From cell phones to bicycle helmets to IV bags, plastic has moulded society in ways that make life easier and safer. But the synthetic material also has left harmful imprints on the environment and perhaps human health
Plastic pollution has become one of the most pressing environmental issues, as rapidly increasing production of disposable plastic products overwhelms the world’s ability to deal with them. Plastic pollution is most visible in developing Asian and African nations, where garbage collection systems are often inefficient or non-existent. But the developed world, especially in countries with low recycling rates, also has trouble properly collecting discarded plastics. .
All this plastic waste is very harmful: listed here are the five ways that plastics harm the environment, birds and wildlife -- and even people.
1. Plastic is ubiquitous: Plastic debris is found absolutely everywhere, from the Arctic to Antarctica. It clogs street drains in our cities; it litters campgrounds and national parks, and is even piling up on Mount Everest. But thanks runoff, and to our fondness for directly dumping our trash into the nearest river or lake, plastic is growing increasingly common in the world’s oceans. But more than floating around in the water column, plastic trash is found in the guts of more than 90% of the world’s sea birds, in the stomachs of more than half of the world’s sea turtles, and it’s even choking the life out of whales. At the rate at which plastic is accumulating in the oceans of the planet, it’s predicted that, by 2050, the mass of plastic in the world’s oceans will exceed the mass of all the fish that live there.
2. Plastics are one of the main products of fracking: Fracking is the process of drilling down into the earth before a high-pressure water mixture is directed at the rock to release the gas inside. Water, sand and chemicals are injected into the rock at high pressure which allows the gas to flow out to the head of the well. It’s bad enough for the environment as is, but one of the main by-products of fracking is plastic.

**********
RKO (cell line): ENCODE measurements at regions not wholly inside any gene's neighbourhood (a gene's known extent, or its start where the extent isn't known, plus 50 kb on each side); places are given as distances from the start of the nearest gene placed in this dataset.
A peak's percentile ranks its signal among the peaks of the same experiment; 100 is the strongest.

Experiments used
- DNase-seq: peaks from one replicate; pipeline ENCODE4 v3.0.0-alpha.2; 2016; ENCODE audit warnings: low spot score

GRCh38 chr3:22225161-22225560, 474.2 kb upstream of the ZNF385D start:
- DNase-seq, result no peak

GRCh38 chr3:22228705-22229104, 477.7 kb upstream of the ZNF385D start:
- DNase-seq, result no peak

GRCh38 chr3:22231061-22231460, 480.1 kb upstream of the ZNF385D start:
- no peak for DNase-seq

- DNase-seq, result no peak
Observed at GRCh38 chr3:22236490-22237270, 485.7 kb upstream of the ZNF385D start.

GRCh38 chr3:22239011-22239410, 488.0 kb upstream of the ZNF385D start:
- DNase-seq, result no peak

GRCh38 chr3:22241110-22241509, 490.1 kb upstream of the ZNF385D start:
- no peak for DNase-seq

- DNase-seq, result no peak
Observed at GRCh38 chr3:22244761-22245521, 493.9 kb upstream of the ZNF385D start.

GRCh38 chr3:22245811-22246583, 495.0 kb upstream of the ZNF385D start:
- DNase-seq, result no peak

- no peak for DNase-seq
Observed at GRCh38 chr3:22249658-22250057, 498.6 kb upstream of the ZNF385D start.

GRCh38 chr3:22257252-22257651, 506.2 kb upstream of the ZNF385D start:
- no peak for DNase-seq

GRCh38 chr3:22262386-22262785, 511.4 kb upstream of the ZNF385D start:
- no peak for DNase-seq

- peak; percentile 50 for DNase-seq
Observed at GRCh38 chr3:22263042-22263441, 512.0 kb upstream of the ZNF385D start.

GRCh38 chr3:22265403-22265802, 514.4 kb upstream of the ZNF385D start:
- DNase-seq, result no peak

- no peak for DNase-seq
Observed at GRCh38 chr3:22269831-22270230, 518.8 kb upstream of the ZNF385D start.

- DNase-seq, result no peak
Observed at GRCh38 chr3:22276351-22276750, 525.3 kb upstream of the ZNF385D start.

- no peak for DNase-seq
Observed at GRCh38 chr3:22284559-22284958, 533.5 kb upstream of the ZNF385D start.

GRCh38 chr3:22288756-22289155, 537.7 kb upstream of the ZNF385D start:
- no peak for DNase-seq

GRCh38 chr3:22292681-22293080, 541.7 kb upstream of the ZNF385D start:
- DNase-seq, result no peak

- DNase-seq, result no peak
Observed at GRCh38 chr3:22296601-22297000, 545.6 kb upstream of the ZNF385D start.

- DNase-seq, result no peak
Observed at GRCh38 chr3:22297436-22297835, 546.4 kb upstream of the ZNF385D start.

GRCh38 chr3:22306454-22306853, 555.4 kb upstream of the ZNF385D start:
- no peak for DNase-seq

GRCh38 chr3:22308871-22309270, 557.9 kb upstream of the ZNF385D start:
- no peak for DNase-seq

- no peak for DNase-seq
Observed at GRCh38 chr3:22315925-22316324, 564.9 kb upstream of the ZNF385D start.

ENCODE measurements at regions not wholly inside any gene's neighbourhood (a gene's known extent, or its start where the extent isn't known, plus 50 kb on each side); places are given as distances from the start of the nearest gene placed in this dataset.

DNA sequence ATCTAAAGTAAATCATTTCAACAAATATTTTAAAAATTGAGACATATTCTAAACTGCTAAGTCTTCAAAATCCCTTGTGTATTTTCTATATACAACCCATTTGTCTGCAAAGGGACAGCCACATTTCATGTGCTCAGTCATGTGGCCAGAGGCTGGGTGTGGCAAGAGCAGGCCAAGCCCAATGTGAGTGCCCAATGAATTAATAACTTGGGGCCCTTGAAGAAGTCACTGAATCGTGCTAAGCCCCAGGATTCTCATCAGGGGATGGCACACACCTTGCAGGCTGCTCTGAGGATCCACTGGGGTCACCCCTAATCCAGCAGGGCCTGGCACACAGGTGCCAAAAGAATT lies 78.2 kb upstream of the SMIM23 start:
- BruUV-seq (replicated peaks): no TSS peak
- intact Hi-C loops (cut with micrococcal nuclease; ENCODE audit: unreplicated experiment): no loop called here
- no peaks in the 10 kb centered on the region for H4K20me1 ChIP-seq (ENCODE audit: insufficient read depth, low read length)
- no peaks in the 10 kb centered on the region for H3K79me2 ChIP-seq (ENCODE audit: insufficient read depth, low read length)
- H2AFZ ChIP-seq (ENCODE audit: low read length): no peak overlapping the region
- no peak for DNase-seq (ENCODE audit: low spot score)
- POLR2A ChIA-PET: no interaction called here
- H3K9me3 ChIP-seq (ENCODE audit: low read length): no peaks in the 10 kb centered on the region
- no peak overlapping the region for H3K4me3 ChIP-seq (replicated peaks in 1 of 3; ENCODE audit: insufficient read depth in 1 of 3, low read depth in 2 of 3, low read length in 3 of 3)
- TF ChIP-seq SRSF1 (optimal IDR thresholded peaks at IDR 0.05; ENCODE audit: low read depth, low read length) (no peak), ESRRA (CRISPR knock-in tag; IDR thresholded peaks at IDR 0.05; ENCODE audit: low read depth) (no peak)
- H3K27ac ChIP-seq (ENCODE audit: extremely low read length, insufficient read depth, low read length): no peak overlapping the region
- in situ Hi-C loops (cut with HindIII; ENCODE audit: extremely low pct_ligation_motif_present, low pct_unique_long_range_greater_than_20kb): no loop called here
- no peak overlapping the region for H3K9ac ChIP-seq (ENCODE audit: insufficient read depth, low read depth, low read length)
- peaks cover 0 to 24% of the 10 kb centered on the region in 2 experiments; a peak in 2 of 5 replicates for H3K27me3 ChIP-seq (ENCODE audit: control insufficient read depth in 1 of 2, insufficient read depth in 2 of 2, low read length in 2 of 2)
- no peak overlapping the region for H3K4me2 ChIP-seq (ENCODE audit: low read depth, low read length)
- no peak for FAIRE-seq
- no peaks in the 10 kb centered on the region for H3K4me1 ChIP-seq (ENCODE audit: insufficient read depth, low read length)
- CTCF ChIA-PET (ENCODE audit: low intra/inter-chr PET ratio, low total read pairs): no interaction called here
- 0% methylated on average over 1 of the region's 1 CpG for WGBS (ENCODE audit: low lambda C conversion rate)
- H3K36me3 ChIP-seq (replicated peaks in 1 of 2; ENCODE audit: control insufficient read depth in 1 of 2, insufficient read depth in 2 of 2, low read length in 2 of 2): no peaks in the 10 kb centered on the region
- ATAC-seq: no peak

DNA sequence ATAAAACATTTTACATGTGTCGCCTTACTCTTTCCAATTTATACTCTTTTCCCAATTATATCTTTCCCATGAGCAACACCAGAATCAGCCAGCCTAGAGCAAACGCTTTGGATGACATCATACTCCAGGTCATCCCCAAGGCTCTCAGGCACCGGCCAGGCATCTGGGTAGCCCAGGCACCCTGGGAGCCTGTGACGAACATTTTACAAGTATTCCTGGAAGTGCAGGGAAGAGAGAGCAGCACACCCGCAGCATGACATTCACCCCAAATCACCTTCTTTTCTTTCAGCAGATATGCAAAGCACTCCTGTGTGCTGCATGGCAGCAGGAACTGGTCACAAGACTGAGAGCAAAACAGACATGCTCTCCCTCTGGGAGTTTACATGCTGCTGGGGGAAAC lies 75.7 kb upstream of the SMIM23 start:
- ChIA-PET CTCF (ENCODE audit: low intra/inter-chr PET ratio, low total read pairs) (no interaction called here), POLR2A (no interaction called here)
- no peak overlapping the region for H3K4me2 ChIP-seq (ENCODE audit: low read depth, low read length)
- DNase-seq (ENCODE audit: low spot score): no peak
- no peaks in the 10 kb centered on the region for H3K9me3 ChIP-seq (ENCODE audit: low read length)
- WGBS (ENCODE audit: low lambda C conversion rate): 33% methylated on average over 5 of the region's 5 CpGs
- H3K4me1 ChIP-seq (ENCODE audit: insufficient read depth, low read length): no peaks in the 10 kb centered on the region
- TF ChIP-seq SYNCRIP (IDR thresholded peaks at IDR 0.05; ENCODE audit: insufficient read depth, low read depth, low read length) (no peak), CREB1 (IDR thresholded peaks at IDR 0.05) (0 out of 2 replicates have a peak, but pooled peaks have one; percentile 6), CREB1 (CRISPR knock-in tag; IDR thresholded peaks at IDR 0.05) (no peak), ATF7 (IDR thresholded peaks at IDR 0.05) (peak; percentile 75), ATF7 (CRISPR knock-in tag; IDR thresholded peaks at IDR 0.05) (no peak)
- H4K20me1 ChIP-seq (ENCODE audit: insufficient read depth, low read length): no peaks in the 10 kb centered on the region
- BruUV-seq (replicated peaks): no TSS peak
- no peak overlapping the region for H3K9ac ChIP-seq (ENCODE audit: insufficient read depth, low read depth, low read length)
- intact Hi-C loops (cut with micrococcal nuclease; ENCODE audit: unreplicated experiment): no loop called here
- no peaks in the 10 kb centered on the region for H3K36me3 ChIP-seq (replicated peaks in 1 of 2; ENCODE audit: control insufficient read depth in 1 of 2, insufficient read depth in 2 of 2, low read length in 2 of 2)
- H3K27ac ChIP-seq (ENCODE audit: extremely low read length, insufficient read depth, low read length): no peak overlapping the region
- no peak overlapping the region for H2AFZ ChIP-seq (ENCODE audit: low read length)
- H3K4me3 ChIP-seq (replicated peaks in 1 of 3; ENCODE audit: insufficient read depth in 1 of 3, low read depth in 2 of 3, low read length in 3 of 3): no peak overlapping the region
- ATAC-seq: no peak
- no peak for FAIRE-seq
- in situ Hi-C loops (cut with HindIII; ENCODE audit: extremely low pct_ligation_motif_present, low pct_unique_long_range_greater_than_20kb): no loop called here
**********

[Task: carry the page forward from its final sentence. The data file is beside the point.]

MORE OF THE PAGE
3. Plastics kill marine life: Entangling or lodging inside the digestive tract of an unfortunate victim, like whales and other marine mammals, birds, sea turtles and fishes, is not the end of the line, because plastics do not biodegrade, nor are they digestible. Instead, large plastic pieces break into smaller fragments that are easy for even more animal species to consume. Eating plastics results in malnutrition, intestinal blockage, or slow poisoning from chemicals leached from or attached to plastics.
4. People often believe that plastics are recyclable. But it is important to note that not all plastics are recyclable, and even those plastics that are recyclable, are not recycled enough.
5. Most plastics last forever: Plastics survive even the harshest conditions, such as floating around in a marine environment under blistering, unrelenting sunshine or frozen into Arctic ice for years before finally floating away and landing on some faraway shore. For this reason, plastics will probably outlast humanity itself.
India has banned the use of single-use plastics, including polythene bags and straws, in several of the major cities like Delhi, Mumbai, and Bengaluru. These cities are some of the most polluted in the world and the government’s steps are meant to alleviate that problem. The EPA 1986 also aims at reducing plastic pollution from most Indian cities, towns, and villages. However, due to the current coronavirus pandemic, there has been an increase in plastic pollution due to the tremendous production and usage of single-use masks and gloves. This plastic is burdening our already overflowing landfills and waste management system.
In order to contribute to reducing plastic waste, we can follow the 6 R’s:
1. Reduce: Reduce your own plastic waste
2. Reuse: Bring your own reusable shopping and produce bags to markets, and avoid using single-use plastic bags. Bring your own reusable coffee cup when going out to get beverages. Get a reusable stainless steel, glass, or bamboo one to use instead of wasteful plastic ones. Instead of buying water in plastic bottles, invest in a water filter and reusable water bottles. Bring a reusable container to a restaurant with you when you expect to have leftovers.
3. Refuse: Refuse straws: It’s as simple as adding, “No straw, please” when requesting beverages at restaurants or cafes. Also, try to refuse beverage tops.
4. Remove: Pick up trash in your neighbourhood and when visiting parks and beaches.
5. Recycle: Recycle the plastics you use and no longer need. Return single-use bags to grocery stores for them to recycle.
6. Rally: Does your city or state have bans on single-use plastics? Send a letter or call your local elected leaders, urging them to ban plastic bags and other single-use plastic items.
7. Find Alternatives: Use stainless steel, glass, wood, natural fibre cloth, bamboo, paper, ceramics, and cardboard instead of plastic wherever and whenever possible. These materials have a far less environmental impact than plastic.
As stakeholders of this planet, it is our duty to ensure that our planet does not suffocate from the ever-increasing plastic waste. We can either wait for world leaders to take charge, or we can lead by example. The call is ours to make.